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Dora, Chhota Bheem enter golu display this year

Olympia Shilpa Gerald
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Toy makers’ society plans to spread out to neighbouring States

Time to deck up:Varied dolls kept for displaying in golus at an exhibition-cum-sale in Puducherry.— Photo: G. Krishnaswamy
Time to deck up:Varied dolls kept for displaying in golus at an exhibition-cum-sale in Puducherry.— Photo: G. Krishnaswamy

A demure Meerabai, in an exquisite shade of green, strumming her tambura, seems to be lost in her music.

Close by, a cobbler and ironmonger, intensely focus on their tools. Not far away, stands a Krishna with his flute surrounded by gopis. But along side these figurines that conventionally make up the golu display at homes during Navaratri, a girl with a backpack dressed in pink better known as Dora the Explorer and an impish orange figure beloved as Chhota Bheem, strike casual poses.

A traditional golu display is not just limited to mythological scenes and can keep up with the times, going by the month long exhibit at the Vedapureeswarar Koil on M.G. Road.

Popular cartoons such as Chhota Bheem, Dora the Explorer and others that are currently in favour with kids find themselves in the display in the annual exhibition by the Pondicherry toy makers’ service industrial co-op society.

“This is the first time we are introducing these cartoons characters. We think it might spur children to take an active interest in the golu and associated festivities,” says G. Manjunath, secretary of the society.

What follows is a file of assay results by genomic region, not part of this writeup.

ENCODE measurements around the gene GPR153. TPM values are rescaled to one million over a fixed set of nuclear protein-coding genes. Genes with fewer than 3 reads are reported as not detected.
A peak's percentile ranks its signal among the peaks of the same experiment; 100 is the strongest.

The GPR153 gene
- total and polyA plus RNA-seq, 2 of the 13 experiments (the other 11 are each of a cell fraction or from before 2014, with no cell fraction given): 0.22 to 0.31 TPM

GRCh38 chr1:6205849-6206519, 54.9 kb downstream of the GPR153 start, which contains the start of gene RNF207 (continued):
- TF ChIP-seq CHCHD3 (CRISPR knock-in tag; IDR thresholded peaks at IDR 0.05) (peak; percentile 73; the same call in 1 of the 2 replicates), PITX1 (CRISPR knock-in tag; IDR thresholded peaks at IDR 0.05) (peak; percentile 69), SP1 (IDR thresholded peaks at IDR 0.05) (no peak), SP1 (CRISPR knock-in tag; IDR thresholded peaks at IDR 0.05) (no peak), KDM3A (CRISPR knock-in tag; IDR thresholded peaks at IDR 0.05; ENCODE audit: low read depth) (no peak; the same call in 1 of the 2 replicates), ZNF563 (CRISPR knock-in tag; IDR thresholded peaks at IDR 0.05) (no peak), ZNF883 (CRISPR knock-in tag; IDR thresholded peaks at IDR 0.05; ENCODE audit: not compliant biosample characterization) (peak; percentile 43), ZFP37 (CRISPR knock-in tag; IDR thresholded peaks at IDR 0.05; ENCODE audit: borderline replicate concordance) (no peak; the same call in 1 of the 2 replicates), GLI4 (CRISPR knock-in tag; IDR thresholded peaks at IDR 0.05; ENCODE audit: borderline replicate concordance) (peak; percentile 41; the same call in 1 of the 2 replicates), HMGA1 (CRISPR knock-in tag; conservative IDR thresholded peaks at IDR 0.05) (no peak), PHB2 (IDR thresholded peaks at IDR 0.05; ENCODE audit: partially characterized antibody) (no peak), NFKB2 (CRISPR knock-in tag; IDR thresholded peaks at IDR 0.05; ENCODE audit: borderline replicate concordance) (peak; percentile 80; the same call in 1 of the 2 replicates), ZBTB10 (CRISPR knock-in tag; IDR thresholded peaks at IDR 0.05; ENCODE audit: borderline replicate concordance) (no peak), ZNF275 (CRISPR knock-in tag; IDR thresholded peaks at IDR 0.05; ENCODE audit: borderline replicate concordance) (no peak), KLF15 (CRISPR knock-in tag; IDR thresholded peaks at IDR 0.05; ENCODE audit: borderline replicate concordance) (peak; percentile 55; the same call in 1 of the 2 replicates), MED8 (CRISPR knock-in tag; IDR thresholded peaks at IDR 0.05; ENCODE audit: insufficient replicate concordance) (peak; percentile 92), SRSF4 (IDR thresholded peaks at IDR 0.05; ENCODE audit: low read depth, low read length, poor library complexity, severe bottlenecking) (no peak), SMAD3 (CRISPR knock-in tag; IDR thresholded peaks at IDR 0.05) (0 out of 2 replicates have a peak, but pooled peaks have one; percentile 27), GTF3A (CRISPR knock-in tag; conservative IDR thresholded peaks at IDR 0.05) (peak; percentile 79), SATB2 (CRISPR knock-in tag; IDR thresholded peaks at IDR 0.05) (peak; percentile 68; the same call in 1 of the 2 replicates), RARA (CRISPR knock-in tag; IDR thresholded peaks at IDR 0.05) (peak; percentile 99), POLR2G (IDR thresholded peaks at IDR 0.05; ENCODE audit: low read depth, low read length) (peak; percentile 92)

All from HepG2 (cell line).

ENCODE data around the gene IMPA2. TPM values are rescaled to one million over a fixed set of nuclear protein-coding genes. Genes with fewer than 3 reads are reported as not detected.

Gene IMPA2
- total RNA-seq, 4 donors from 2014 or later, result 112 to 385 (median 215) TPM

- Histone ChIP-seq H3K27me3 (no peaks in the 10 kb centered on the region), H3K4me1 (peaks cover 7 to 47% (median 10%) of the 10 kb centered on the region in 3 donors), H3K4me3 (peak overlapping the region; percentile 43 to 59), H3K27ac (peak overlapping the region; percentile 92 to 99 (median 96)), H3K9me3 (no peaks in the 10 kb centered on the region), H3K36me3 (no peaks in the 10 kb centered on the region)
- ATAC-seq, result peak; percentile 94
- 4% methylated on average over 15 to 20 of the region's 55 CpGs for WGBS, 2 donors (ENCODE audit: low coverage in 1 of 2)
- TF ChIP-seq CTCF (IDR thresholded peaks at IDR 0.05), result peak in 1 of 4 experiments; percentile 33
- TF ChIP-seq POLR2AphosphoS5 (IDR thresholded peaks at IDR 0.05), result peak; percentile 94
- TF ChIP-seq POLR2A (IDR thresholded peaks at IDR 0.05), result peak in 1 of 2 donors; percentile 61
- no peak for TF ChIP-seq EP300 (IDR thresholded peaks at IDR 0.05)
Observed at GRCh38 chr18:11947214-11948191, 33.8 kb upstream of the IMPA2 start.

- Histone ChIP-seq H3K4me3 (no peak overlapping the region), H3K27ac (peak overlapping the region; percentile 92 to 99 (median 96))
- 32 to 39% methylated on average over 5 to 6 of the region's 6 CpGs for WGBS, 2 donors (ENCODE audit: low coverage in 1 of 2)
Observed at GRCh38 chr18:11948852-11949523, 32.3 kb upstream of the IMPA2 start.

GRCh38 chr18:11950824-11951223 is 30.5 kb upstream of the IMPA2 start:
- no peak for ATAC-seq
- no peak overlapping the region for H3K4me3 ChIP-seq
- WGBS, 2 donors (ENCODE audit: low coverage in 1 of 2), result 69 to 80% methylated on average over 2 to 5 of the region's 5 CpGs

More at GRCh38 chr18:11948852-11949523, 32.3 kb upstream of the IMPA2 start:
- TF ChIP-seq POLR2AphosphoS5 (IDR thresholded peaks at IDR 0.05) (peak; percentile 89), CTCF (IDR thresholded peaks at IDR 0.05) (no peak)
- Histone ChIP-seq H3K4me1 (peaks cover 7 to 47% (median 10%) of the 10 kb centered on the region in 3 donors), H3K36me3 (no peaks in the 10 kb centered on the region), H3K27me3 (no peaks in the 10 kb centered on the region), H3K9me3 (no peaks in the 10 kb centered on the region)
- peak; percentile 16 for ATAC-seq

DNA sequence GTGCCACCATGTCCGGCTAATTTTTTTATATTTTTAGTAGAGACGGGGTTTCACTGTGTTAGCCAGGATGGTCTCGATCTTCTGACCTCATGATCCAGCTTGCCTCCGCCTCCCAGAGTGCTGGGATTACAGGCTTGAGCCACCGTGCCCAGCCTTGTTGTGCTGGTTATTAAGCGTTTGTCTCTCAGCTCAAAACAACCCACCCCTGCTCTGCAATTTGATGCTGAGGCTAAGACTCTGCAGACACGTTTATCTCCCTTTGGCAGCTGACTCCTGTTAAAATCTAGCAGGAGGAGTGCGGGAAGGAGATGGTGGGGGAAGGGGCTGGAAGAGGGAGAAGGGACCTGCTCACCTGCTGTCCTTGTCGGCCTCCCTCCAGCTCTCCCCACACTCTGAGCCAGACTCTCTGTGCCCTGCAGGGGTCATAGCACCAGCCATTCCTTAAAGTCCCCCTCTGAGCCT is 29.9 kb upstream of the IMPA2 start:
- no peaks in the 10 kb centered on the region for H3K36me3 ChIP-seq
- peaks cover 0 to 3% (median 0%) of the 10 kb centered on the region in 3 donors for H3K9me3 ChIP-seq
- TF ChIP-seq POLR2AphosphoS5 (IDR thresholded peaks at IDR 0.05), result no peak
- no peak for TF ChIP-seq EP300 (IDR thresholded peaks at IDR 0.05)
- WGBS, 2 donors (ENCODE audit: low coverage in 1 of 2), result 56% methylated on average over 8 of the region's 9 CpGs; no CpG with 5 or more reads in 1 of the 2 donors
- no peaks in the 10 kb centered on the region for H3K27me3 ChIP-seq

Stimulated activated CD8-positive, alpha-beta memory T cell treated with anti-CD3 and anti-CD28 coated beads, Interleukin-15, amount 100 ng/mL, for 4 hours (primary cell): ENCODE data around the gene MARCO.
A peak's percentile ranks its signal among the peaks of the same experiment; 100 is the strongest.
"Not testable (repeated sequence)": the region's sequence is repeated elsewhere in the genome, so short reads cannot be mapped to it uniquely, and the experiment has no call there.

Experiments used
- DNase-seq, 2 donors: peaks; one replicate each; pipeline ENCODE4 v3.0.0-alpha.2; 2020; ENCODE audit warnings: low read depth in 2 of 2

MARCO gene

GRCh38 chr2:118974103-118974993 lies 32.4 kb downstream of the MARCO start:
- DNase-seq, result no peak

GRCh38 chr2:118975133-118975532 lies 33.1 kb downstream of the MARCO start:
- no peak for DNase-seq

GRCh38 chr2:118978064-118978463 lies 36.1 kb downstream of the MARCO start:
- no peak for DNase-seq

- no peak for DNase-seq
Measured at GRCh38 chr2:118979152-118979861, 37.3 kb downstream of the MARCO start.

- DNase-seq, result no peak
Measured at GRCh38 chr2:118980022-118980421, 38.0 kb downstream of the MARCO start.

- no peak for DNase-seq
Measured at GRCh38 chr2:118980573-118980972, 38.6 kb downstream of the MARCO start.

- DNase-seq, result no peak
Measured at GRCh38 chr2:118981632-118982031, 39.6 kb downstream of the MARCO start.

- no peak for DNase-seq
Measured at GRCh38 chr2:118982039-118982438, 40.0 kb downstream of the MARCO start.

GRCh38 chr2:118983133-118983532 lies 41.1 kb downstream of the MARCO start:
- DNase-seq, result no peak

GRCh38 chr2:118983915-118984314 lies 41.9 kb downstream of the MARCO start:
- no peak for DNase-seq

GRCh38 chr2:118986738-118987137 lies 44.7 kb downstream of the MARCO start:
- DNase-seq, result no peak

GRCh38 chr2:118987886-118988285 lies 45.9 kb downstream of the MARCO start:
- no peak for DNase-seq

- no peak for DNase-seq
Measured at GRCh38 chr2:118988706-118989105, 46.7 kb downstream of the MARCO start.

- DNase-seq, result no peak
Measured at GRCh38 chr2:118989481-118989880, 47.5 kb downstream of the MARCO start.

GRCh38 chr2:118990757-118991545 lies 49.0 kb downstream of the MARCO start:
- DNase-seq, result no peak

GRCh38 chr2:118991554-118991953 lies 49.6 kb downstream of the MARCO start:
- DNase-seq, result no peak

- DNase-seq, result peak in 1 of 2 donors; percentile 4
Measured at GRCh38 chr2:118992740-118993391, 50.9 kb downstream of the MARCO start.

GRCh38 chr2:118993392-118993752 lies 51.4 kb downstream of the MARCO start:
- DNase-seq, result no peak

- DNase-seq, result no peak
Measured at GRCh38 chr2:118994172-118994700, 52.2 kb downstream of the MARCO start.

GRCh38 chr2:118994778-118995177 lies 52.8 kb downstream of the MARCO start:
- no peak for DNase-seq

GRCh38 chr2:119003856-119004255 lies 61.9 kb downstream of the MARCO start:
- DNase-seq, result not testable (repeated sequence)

More than 160 men and women from various places in and around Puducherry under the society have displayed their year’s work for the 19{+t}{+h}edition of the exhibition. The doll makers have been practising the trade for three to four generations.

The dolls are fashioned out of either clay or papier mache and painted with oil colours.

There are more than 600 sets of dolls this year, with each set bearing two to fifteen dolls.

There are life size depictions of gods and goddesses, meant to serve as a frontispiece. But there are miniatures as well.

“These miniatures may become rare collectibles very soon as making them requires skill and experience,” says one of the craftsmen.

Other than the typical Chettiar sets, Radha and Krishna, classroom scenes, the toymakers have attempted depictions of various temple festivals in Madurai, Kancheepuram, Srirangam and Srivilliputhur.

The golu exhibits, which have been confined to the Union Territory till now, will be available in Tamil Nadu and Karnataka from next year.

“The cooperative department has endorsed our proposal to set up exhibitions in Madurai, Mylapore and Bangalore from next year. We already have buyers and doll collectors from Bangalore and Chennai who come here every year,” says Manjunath.

What makes Puducherry’s dolls unique? “The doll makers have been making them for three or four generations. The finishing touch and detailing in facial features is what appeal to the buyers,” says Manjunath.

The doll makers also add new collections every year, keeping up with the changing preferences of customers.

The doll expo is on till October 12 and is open between 10am and 9pm.

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